A photo of a dad doing his daughter’s hair while carrying his second child in a baby carrier recently went, as they say, VIRAL and has garnered a lot of different responses. Most are extremely positive and acknowledge the sweetness which obviously exists between this man and his children. Some sadly are downright dreadful, racist and as far as I’m concerned, unacceptable in that they suggest this man must have hired these children to pose with him – or obviously doesn’t want to work for a living and is content with letting his wife be out of the home so he can be “lazy” with his kids. I am not a stay-at-home parent. First because I can’t be and second, I don’t want to be. I have been working since 16 and can say that I love to work. I don’t like my job every single day, but I love being in this environment and feel that this is what works best for both me and Sam. I feel that working actually allows me to be a better mother to him because working offers me personal fulfillment. In saying that, we are all different people who want different things and the truth is – none of these things are wrong.
But I digress… this is not about me being a working mom. This is about dads. This is about a guy who innocently sent his wife a picture while doing his daughter’s hair and saw it explode into a bunch of responses that he probably wasn’t prepared for. It unleashed an amazing flood of feelings about how the world views fathers.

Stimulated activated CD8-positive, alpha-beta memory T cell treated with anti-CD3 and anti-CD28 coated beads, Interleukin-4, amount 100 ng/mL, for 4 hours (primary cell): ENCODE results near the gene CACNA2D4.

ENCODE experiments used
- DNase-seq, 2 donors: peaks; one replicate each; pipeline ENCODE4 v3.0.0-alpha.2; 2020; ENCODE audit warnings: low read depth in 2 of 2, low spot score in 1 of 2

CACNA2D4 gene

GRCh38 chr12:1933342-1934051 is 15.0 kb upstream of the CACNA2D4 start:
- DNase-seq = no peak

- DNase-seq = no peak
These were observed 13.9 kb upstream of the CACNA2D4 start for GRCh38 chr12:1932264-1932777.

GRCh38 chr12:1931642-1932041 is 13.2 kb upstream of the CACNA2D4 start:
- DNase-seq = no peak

I love my dad. He has been my hero for as long as I can remember. I am always happy when I do something that pleases him and still at 33, cower in a corner if he seems disappointed in me in any way. I was terrified to tell him more than anyone else that I was pregnant. I thought he would be ashamed of me, but he was loving and even remarked that he really wasn’t all that surprised… my dad is the guy I call about my car, about sports or about money. I call and tease him every snow day (he’s the head of a private school) and I like to hear about the next trip he has planned. He is without a doubt an amazing dad. But there are SO many different definitions of what a good dad is and I’ve learned that more since Sam was born. To me, this is what makes you a good dad:
- Show interest in your child. Take note dads… this is easier than ever because of texting, email, Facebook, Instagram, FaceTime, Skype, etc. (If you’re not physically with them daily, that is.)
- Express love. With words, with smiles, with hugs, with kisses. It is not un-sexy to express love for your children. On the contrary, it’s plenty attractive.
- Support your child. This is not about money. Support is so much more than a payment that is sent to the mother of your child if you are not with her. I can’t speak for all mothers in a situation like mine, but the financial support is secondary to being able to call if I have a parenting question or am concerned about something regarding our child.
- Respect the mother of your child. Not “when” she’s being nice to you. Not “if” she’s doing what you want. If I’ve learned anything in life, it’s that to GET love (respect), you have to GIVE it.
- Be available. No, I don’t want you to give up on the things that interest you and make you the man you are. But if your child needs you, try as hard as you can to be there.
Maybe my picture or view will change as Sam grows. I hope not too much because I like where I am with this right now. I like that I can take Sam to be with his dad this weekend for his first birthday and know that I’m not only doing this for my son and his sister, but for his dad. And honestly, for me. And not because I have to. Not because the papers told me to. But because I want to. I want Sam to look back at pictures one day and be thrilled that this time was shared with his dad. I know that today, I already am.